Scientific software libraries have long provided a large and growing resource for high-quality, reusable software components upon which applications from science and engineering can be rapidly constructed — with improved robustness, portability, and sustainability. For this, a team of researchers from four collaborating organizations proposed to develop BALLISTIC (Basic ALgebra Libraries for Sustainable Technology with Interdisciplinary Collaboration). The BALLISTIC project, through the leading-edge research it channels into its software deliverables, will lead to the introduction of tools that will simplify the transition to the next generation of extreme-scale computer architectures. The main impact of the project will be to develop, push, and deploy software into the scientific community to make it competitive on a world-wide scale and to contribute to standardization efforts in the area. BALLISTIC has the potential to become the community standard for dense linear algebra and be adopted and/or supported by a large community of users, computing centers, and High-Performance Computing (HPC) vendors. Learning to use numerical libraries is a basic part of the education of a computational scientist or engineer in many fields and at many academic institutions. BALLISTIC will have a correspondingly large impact on the research and education community, government laboratories, and private industry and support national efforts to build a workforce capable of employing state of the art tools in pursuit of science and engineering discoveries.

The goal of BALLISTIC is to create a layered package of software components that is capable of running at every level of the platform deployment pyramid and achieves three complementary objectives: (1) deliver seamless access to the most up-to-date algorithms, numerics, and performance via familiar Sca/LAPACK interfaces, wherever possible; (2) make advanced algorithms, numerics, and performance capabilities available through new interface extensions, wherever necessary; and (3) provide a well-engineered conduit through which new discoveries at the frontiers of research in these areas can be channeled as quickly as possible to all the applications from science and engineering communities that depend on high-performance linear algebra libraries.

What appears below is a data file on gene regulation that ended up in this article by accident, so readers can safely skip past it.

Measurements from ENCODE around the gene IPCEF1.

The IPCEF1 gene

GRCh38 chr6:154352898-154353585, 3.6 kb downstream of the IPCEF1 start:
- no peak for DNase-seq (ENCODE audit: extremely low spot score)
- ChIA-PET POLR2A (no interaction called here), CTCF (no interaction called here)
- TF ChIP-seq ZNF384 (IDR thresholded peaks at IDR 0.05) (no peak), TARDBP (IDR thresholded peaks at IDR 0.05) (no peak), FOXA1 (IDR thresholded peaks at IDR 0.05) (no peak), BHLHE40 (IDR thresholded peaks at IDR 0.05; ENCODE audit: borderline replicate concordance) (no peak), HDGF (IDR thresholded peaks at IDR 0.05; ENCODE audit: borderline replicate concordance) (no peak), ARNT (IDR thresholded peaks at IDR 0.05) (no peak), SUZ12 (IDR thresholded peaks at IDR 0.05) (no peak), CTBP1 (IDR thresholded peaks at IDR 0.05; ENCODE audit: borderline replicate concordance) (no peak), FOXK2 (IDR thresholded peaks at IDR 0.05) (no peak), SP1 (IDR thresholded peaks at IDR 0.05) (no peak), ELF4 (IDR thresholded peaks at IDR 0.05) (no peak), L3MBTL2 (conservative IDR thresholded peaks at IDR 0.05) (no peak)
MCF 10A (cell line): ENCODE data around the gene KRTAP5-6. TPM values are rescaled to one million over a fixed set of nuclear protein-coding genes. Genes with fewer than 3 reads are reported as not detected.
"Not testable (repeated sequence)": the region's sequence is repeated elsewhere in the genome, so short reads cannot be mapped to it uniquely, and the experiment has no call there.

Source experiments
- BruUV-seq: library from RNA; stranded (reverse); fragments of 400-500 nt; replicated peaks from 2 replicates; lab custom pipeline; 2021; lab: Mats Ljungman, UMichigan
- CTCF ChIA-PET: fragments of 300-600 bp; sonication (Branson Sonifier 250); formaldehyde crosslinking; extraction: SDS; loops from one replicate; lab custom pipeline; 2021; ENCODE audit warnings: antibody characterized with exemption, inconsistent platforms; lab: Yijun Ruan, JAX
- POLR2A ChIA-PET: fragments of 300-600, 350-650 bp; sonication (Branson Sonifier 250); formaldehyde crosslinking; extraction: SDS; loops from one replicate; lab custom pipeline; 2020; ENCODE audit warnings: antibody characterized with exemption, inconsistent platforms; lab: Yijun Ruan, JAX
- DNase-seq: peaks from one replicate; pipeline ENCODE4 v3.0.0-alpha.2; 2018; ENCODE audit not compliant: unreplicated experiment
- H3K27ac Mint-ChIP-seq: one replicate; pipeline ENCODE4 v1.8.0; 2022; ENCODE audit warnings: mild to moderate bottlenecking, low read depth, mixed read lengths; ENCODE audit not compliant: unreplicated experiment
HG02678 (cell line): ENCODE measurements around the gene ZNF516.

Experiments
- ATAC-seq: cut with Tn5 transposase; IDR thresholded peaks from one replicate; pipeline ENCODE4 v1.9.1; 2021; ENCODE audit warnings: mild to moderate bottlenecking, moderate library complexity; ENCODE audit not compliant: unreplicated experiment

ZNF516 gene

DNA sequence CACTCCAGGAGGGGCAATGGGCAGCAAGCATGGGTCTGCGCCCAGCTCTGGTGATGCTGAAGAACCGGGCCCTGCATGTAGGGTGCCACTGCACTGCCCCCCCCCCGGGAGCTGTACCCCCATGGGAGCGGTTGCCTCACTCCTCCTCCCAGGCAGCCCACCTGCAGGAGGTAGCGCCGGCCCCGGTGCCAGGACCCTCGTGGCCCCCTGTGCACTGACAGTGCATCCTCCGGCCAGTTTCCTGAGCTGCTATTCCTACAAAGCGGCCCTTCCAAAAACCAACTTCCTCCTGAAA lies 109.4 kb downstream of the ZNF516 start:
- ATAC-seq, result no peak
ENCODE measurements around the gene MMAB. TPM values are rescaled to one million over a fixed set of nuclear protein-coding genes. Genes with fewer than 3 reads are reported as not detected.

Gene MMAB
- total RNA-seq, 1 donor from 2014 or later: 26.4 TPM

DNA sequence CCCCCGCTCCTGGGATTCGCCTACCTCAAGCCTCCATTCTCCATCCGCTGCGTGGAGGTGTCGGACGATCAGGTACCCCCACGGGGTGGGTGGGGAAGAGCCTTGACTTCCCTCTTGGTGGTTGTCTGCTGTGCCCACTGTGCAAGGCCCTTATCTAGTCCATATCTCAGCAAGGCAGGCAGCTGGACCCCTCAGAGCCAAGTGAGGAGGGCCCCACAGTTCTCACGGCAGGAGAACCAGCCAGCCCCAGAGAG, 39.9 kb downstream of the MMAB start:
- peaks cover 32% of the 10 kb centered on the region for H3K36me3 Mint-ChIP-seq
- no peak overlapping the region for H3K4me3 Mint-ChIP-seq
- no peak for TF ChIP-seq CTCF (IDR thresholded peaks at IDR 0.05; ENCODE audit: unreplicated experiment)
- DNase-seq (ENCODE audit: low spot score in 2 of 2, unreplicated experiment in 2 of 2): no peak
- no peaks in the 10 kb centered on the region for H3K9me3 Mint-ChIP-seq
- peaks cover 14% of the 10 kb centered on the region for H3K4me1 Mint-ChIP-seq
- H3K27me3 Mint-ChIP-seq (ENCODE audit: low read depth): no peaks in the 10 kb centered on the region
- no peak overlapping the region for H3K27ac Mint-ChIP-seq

This award reflects NSF's statutory mission and has been deemed worthy of support through evaluation using the Foundation's intellectual merit and broader impacts review criteria.

National Science Foundation (NSF)
Division of Advanced CyberInfrastructure (ACI)
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Seung-Jong Park
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University of California Berkeley
United States
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